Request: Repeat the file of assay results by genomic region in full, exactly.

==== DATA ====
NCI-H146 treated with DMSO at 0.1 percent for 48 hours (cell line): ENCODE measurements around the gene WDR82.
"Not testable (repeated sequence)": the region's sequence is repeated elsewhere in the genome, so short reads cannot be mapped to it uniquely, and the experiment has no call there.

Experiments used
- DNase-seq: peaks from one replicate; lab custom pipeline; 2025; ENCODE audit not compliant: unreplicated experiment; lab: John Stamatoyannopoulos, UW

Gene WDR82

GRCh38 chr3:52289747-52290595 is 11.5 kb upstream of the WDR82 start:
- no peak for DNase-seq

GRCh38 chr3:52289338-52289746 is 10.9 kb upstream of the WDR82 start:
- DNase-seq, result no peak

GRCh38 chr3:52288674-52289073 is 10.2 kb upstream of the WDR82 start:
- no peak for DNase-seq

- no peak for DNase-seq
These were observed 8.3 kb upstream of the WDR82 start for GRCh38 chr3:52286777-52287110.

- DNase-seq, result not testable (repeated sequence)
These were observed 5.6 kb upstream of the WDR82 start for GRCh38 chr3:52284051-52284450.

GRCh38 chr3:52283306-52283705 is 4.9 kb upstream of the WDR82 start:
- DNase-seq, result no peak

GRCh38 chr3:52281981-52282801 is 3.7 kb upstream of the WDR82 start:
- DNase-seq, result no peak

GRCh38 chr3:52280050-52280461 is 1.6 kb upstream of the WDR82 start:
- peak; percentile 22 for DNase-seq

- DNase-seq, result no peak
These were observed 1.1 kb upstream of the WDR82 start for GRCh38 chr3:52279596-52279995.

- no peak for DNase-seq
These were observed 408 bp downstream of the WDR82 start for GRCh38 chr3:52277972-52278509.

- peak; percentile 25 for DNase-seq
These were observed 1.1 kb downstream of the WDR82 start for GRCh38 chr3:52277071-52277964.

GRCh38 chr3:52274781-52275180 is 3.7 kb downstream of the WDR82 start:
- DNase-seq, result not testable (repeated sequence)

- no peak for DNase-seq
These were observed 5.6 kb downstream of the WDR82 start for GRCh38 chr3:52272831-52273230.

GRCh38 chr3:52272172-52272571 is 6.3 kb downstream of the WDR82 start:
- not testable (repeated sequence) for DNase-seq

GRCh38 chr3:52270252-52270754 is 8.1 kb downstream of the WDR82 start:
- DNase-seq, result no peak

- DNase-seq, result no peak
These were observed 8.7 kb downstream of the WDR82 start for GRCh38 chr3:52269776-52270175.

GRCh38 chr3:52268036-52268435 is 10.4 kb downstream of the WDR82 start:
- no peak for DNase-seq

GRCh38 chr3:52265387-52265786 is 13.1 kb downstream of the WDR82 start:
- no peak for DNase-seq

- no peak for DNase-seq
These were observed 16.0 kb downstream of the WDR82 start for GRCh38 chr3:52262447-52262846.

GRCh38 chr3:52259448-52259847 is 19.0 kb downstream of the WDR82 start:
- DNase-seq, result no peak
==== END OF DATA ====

NCI-H146 treated with DMSO at 0.1 percent for 48 hours (cell line): ENCODE measurements around the gene WDR82.
"Not testable (repeated sequence)": the region's sequence is repeated elsewhere in the genome, so short reads cannot be mapped to it uniquely, and the experiment has no call there.

Experiments used
- DNase-seq: peaks from one replicate; lab custom pipeline; 2025; ENCODE audit not compliant: unreplicated experiment; lab: John Stamatoyannopoulos, UW

Gene WDR82

GRCh38 chr3:52289747-52290595 is 11.5 kb upstream of the WDR82 start:
- no peak for DNase-seq

GRCh38 chr3:52289338-52289746 is 10.9 kb upstream of the WDR82 start:
- DNase-seq, result no peak

GRCh38 chr3:52288674-52289073 is 10.2 kb upstream of the WDR82 start:
- no peak for DNase-seq

- no peak for DNase-seq
These were observed 8.3 kb upstream of the WDR82 start for GRCh38 chr3:52286777-52287110.

- DNase-seq, result not testable (repeated sequence)
These were observed 5.6 kb upstream of the WDR82 start for GRCh38 chr3:52284051-52284450.

GRCh38 chr3:52283306-52283705 is 4.9 kb upstream of the WDR82 start:
- DNase-seq, result no peak

GRCh38 chr3:52281981-52282801 is 3.7 kb upstream of the WDR82 start:
- DNase-seq, result no peak

GRCh38 chr3:52280050-52280461 is 1.6 kb upstream of the WDR82 start:
- peak; percentile 22 for DNase-seq

- DNase-seq, result no peak
These were observed 1.1 kb upstream of the WDR82 start for GRCh38 chr3:52279596-52279995.

- no peak for DNase-seq
These were observed 408 bp downstream of the WDR82 start for GRCh38 chr3:52277972-52278509.

- peak; percentile 25 for DNase-seq
These were observed 1.1 kb downstream of the WDR82 start for GRCh38 chr3:52277071-52277964.

GRCh38 chr3:52274781-52275180 is 3.7 kb downstream of the WDR82 start:
- DNase-seq, result not testable (repeated sequence)

- no peak for DNase-seq
These were observed 5.6 kb downstream of the WDR82 start for GRCh38 chr3:52272831-52273230.

GRCh38 chr3:52272172-52272571 is 6.3 kb downstream of the WDR82 start:
- not testable (repeated sequence) for DNase-seq

GRCh38 chr3:52270252-52270754 is 8.1 kb downstream of the WDR82 start:
- DNase-seq, result no peak

- DNase-seq, result no peak
These were observed 8.7 kb downstream of the WDR82 start for GRCh38 chr3:52269776-52270175.

GRCh38 chr3:52268036-52268435 is 10.4 kb downstream of the WDR82 start:
- no peak for DNase-seq

GRCh38 chr3:52265387-52265786 is 13.1 kb downstream of the WDR82 start:
- no peak for DNase-seq

- no peak for DNase-seq
These were observed 16.0 kb downstream of the WDR82 start for GRCh38 chr3:52262447-52262846.

GRCh38 chr3:52259448-52259847 is 19.0 kb downstream of the WDR82 start:
- DNase-seq, result no peak